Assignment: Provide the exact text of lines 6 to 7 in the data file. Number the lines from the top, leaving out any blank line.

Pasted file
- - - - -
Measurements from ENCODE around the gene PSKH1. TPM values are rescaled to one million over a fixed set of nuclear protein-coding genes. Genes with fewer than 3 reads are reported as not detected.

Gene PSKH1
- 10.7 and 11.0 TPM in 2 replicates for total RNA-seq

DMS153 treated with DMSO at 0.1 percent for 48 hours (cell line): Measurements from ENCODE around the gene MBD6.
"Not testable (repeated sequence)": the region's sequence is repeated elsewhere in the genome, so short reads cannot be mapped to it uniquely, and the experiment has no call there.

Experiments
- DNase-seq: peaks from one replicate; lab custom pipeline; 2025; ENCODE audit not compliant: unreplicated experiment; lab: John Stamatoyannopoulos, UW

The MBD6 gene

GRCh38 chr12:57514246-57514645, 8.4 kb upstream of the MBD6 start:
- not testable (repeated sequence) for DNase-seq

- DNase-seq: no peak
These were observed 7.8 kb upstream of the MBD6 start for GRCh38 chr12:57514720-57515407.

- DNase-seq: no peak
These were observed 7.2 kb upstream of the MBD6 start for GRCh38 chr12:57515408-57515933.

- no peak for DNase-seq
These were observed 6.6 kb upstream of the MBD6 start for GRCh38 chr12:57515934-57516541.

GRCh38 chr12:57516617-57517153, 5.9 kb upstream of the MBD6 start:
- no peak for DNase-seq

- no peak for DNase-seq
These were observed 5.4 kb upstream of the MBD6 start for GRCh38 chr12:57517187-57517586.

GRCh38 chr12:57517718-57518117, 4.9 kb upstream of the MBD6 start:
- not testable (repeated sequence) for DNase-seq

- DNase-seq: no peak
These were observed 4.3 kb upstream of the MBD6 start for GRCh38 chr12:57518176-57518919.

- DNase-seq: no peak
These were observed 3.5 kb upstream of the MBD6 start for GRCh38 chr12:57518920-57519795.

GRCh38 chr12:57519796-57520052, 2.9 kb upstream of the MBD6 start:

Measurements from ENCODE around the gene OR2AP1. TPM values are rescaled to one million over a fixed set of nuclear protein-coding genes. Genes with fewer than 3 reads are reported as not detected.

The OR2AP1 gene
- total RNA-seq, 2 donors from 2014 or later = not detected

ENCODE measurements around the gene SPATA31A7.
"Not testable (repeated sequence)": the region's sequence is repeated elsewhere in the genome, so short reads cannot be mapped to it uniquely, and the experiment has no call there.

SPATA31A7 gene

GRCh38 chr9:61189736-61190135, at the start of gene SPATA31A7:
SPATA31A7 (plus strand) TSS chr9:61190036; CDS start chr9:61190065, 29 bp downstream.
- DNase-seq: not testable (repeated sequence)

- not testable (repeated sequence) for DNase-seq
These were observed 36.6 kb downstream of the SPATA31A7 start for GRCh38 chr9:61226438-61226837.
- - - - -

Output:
Experiments
- DNase-seq: peaks from one replicate; lab custom pipeline; 2025; ENCODE audit not compliant: unreplicated experiment; lab: John Stamatoyannopoulos, UW